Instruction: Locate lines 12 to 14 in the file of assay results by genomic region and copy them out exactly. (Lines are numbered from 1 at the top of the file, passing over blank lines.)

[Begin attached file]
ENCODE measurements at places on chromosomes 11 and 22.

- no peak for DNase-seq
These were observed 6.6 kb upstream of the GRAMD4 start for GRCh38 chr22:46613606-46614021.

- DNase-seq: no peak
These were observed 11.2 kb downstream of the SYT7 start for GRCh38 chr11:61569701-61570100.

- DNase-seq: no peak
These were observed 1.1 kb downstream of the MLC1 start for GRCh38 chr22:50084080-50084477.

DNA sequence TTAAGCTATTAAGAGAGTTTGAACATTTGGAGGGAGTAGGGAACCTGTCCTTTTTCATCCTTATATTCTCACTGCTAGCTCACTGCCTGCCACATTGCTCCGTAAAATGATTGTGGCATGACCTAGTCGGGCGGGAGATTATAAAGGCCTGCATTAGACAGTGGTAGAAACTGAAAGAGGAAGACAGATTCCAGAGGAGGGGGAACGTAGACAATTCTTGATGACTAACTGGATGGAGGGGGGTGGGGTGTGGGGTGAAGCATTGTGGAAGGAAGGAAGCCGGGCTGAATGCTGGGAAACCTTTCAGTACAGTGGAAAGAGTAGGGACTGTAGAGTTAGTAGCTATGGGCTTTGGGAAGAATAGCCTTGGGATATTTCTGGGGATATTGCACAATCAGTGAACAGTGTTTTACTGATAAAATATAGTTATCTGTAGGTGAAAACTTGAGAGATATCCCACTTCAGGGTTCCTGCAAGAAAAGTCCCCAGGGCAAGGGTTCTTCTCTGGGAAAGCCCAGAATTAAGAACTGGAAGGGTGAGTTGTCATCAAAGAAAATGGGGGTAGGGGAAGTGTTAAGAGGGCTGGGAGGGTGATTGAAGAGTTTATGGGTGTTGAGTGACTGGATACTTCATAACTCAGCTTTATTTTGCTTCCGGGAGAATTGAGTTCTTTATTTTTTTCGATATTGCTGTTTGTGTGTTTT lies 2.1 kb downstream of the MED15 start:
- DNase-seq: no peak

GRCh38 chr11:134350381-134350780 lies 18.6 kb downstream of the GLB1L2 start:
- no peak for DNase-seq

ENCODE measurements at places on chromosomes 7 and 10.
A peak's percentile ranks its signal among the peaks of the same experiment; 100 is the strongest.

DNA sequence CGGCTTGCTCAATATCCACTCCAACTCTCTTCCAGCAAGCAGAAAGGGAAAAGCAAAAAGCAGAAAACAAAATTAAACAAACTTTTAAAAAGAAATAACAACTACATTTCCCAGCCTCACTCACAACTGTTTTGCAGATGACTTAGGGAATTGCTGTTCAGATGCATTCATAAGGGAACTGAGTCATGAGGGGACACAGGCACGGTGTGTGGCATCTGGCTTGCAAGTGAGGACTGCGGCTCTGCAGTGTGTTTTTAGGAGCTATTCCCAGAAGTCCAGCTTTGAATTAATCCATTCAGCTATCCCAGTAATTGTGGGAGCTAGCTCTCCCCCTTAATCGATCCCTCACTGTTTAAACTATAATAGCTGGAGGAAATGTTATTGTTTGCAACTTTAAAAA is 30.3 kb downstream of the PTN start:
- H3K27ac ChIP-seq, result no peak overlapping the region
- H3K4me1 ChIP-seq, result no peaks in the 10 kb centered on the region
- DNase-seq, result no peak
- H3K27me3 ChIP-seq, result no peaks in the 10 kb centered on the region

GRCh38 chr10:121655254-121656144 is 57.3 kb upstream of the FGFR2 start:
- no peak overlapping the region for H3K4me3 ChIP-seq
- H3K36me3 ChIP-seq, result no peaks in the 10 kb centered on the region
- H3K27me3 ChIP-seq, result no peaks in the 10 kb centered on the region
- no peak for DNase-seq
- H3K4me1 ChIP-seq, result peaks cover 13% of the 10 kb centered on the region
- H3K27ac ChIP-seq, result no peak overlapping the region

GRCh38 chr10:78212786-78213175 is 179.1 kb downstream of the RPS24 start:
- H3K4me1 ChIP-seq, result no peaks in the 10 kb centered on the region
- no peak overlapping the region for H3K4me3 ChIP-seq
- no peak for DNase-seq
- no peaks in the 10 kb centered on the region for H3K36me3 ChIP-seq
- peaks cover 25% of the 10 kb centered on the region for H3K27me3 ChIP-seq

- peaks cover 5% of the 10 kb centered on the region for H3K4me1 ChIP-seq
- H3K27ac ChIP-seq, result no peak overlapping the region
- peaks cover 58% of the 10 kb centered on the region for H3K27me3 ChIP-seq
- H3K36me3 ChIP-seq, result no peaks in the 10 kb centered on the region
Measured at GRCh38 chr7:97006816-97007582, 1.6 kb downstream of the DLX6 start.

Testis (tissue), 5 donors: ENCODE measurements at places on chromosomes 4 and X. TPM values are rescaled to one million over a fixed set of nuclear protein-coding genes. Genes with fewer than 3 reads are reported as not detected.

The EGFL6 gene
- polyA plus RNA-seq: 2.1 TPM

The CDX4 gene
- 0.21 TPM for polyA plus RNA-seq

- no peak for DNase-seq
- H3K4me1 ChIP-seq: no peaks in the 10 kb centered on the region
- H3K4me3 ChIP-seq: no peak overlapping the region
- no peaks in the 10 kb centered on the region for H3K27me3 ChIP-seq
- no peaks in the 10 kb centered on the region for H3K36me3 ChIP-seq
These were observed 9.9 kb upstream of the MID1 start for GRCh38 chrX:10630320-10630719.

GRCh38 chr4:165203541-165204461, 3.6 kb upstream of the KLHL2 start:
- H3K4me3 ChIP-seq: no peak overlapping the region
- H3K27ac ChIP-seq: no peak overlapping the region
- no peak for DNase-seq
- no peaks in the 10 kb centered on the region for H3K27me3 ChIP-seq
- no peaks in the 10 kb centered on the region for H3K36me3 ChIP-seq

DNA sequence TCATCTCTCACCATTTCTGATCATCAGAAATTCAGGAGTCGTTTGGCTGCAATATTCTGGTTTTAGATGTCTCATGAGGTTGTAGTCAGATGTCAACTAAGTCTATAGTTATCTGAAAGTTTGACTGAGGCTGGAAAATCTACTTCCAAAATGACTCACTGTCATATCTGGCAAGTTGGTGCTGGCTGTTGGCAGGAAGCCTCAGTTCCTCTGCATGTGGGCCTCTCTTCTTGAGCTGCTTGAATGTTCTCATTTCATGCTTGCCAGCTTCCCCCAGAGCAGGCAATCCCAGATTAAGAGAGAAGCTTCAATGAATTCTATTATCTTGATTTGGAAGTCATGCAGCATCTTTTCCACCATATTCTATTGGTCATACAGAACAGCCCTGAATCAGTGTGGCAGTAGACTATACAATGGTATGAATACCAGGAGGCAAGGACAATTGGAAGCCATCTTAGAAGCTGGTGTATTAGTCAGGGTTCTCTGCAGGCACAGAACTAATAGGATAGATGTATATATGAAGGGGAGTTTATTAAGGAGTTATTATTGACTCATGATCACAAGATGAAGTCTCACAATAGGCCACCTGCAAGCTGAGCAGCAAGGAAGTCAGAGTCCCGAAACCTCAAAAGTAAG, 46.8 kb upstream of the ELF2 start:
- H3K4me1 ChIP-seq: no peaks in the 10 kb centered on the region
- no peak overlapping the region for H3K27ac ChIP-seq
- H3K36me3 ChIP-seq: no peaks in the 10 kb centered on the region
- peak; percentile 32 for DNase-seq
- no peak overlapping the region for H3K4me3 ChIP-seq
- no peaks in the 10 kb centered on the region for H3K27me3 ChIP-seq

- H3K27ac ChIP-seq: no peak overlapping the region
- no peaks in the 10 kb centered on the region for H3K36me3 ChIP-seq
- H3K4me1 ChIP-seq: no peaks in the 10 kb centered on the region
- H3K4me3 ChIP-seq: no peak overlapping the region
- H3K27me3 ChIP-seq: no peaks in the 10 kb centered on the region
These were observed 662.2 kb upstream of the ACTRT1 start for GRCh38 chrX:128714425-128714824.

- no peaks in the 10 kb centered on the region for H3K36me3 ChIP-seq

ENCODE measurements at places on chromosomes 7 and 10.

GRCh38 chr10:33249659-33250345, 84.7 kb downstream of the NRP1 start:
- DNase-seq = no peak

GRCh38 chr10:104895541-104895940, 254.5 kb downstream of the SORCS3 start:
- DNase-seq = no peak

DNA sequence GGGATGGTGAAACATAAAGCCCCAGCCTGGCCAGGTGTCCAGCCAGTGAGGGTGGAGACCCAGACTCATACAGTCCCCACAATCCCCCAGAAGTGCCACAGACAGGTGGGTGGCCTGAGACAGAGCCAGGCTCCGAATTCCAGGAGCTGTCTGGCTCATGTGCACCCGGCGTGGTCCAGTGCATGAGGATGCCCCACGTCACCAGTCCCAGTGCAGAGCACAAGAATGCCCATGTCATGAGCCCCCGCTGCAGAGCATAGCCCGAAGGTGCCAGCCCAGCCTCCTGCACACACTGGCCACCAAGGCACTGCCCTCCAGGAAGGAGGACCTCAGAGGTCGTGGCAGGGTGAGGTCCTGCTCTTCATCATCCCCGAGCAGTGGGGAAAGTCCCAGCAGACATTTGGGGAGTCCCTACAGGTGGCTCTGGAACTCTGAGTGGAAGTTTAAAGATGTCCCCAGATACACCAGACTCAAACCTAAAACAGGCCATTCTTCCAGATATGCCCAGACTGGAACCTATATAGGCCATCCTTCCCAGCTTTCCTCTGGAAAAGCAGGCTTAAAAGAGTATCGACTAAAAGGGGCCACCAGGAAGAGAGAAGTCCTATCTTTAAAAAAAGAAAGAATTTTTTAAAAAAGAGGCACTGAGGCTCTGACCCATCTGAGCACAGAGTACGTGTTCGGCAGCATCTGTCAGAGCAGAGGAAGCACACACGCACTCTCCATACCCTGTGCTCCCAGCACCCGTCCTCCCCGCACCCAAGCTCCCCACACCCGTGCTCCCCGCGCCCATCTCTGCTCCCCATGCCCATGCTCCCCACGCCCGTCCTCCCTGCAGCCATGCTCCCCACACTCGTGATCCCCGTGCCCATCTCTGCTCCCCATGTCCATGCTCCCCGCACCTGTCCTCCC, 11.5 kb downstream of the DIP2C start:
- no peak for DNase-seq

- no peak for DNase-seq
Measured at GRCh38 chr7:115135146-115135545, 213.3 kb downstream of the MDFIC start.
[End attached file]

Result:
ENCODE measurements at places on chromosomes 7 and 10.
A peak's percentile ranks its signal among the peaks of the same experiment; 100 is the strongest.

DNA sequence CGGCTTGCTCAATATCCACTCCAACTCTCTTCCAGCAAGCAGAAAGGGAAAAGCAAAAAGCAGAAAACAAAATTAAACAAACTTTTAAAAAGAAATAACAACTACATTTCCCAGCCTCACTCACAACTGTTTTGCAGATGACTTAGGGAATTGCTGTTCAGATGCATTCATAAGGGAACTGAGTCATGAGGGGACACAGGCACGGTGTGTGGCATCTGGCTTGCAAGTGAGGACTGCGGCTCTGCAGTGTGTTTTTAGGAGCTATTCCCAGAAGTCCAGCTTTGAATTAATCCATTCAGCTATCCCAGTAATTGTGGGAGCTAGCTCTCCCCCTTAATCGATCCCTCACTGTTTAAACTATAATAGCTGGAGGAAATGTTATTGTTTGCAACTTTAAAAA is 30.3 kb downstream of the PTN start: